Background: Coronary angiography and intervention to saphenous venous grafts (SVGs) remain challenging. This study aimed to investigate the feasibility and safety of the radial approach compared to femoral access in a large cohort of patients undergoing SVG angiography and intervention. Methods: Data from 1,481 patients from Canada, United States, and Spain who underwent procedures between 2010 and 2016 were collected. Patients must have undergone SVG coronary angiography and/or intervention. Demographics, procedural data, and in-hospital complications were recorded. Results: Procedures were undertaken by either the radial (n = 863, 211 intervention) or femoral (n = 618, 260 intervention) approach. The mean number of SVGs per patient was similar between groups (radial 2.3 ± 0.7 vs femoral 2.6 ± 1.1, P =.61), but the radial group required a fewer number of catheters (2.6 ± 1.7 vs 4.1 ± 1.1, P <.001). Fluoroscopy time was comparable between groups, and there was a trend toward lower contrast volume in the radial group (P =.045). Overall, the total dose of heparin was significantly higher in the radial group (P <.001); however, radial patients experienced significantly less access-site bleeding complications (P <.001). Outpatients undergoing radial SVG interventions had a higher likelihood of a same-day discharge home (P <.001). Conclusions: Radial access for SVG angiography and intervention is safe and feasible, without increasing fluoroscopy time. In experienced centers, radial access was associated with fewer catheters used, lower contrast volume, and lower rate of vascular access-site bleeding complications. Moreover, outpatients undergoing SVG percutaneous coronary intervention though the radial approach had a higher likelihood of a same-day discharge home.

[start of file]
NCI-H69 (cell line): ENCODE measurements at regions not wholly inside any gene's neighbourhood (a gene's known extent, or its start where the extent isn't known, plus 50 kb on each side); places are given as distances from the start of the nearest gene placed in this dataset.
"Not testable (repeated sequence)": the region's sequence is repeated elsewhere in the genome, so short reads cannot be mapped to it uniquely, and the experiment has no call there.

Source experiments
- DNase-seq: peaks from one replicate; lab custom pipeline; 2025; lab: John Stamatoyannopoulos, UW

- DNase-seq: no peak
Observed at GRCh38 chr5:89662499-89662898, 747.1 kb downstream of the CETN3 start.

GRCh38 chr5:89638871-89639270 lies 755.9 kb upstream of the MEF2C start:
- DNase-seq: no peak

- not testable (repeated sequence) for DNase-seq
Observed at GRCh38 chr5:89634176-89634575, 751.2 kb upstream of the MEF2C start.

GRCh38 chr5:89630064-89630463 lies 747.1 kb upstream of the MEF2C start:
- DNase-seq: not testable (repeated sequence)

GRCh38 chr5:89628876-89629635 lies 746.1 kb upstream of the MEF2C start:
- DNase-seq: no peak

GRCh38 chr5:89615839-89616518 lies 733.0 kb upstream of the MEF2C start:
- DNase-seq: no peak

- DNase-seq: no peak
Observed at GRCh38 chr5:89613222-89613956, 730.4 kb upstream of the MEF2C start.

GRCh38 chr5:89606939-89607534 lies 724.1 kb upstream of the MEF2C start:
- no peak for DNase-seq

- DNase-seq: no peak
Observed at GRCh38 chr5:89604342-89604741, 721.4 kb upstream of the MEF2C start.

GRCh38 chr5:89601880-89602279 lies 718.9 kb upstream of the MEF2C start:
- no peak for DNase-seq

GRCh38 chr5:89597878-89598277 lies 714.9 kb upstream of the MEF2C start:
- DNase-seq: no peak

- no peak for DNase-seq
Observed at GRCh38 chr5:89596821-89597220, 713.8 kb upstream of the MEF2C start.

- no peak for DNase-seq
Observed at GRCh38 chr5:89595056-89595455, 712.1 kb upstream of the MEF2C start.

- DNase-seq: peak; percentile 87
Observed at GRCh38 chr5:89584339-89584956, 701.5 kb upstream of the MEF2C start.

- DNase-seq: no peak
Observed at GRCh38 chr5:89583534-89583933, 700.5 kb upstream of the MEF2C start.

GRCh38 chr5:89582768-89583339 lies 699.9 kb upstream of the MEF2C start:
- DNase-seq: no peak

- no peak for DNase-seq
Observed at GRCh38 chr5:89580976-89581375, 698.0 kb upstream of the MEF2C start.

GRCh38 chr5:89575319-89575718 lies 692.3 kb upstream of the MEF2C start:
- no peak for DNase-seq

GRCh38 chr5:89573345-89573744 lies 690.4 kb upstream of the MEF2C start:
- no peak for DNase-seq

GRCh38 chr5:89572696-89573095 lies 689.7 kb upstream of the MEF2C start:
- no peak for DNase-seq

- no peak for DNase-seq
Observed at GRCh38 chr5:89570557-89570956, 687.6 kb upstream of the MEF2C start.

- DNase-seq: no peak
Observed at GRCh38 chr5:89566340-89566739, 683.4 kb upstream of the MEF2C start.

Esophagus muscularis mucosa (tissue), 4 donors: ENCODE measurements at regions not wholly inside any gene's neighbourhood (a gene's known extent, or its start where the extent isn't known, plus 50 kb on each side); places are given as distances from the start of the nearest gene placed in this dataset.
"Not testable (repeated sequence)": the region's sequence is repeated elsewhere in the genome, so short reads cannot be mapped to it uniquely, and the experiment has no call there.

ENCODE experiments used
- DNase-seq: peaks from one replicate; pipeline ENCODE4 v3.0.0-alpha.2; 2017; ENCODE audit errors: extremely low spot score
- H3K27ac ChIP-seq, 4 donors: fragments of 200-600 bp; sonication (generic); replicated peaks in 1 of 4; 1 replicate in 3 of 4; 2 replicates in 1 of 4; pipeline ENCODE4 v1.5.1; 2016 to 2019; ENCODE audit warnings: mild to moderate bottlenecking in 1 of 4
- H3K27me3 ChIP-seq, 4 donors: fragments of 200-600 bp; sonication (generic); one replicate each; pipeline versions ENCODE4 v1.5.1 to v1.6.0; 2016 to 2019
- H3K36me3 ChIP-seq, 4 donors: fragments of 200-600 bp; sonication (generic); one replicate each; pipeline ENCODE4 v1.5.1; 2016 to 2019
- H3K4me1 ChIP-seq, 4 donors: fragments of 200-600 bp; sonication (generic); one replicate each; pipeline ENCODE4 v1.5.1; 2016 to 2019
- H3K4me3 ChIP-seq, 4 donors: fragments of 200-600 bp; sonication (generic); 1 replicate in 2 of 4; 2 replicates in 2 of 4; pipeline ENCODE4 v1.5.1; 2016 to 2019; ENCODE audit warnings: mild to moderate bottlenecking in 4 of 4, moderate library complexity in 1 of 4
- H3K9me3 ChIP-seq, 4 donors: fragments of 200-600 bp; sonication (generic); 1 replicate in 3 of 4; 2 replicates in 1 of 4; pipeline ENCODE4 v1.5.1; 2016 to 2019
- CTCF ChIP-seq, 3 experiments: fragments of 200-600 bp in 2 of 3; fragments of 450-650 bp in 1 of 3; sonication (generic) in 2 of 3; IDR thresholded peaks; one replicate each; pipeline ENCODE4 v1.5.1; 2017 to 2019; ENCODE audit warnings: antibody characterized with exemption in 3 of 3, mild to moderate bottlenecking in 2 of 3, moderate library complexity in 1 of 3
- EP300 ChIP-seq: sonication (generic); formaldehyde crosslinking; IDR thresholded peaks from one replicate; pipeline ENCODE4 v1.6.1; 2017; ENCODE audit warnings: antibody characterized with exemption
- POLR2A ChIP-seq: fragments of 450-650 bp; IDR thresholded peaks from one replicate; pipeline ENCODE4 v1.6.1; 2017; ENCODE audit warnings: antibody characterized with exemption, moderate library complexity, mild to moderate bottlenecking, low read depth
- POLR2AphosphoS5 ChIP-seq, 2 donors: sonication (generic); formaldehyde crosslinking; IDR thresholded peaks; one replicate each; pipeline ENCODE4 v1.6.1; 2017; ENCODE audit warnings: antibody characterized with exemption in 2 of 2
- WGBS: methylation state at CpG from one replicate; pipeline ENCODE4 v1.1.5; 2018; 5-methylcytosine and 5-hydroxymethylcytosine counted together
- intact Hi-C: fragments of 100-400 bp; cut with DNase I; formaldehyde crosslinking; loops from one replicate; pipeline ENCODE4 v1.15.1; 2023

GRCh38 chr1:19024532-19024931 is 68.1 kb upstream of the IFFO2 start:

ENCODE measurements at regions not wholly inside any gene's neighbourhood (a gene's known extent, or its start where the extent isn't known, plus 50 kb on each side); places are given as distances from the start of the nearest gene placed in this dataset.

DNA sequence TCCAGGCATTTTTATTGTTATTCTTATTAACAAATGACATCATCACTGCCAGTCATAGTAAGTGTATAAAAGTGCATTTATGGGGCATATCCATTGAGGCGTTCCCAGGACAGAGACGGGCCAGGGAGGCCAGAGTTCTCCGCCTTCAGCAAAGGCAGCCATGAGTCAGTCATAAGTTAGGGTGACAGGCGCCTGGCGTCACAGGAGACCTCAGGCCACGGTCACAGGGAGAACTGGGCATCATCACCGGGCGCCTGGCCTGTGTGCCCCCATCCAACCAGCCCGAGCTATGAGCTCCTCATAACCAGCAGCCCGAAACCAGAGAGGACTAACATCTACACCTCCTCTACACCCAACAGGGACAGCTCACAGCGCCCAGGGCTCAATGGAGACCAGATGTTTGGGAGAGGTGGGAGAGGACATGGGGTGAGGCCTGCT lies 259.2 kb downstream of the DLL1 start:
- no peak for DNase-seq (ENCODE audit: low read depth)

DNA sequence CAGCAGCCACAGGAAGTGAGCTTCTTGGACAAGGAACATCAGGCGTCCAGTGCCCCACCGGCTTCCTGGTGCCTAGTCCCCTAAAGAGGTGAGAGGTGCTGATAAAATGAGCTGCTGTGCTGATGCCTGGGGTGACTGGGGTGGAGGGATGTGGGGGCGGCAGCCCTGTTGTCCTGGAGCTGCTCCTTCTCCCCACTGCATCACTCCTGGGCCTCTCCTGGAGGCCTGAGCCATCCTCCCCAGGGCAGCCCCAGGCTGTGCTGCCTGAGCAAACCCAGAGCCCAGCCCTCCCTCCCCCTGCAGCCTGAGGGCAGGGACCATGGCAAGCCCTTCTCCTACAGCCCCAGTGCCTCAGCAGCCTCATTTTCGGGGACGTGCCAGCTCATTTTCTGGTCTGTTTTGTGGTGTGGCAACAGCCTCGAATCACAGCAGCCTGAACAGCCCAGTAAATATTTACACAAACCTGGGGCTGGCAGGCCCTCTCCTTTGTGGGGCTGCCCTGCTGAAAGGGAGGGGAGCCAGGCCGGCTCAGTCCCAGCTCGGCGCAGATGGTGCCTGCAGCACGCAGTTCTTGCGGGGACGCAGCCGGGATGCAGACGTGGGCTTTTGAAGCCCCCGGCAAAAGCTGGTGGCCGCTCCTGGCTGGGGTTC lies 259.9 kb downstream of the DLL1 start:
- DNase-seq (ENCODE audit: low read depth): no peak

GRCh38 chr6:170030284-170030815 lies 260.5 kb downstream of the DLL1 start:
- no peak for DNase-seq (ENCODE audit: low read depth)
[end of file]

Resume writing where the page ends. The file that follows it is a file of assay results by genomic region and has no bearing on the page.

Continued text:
All Science Journal Classification (ASJC) codes
- Cardiology and Cardiovascular Medicine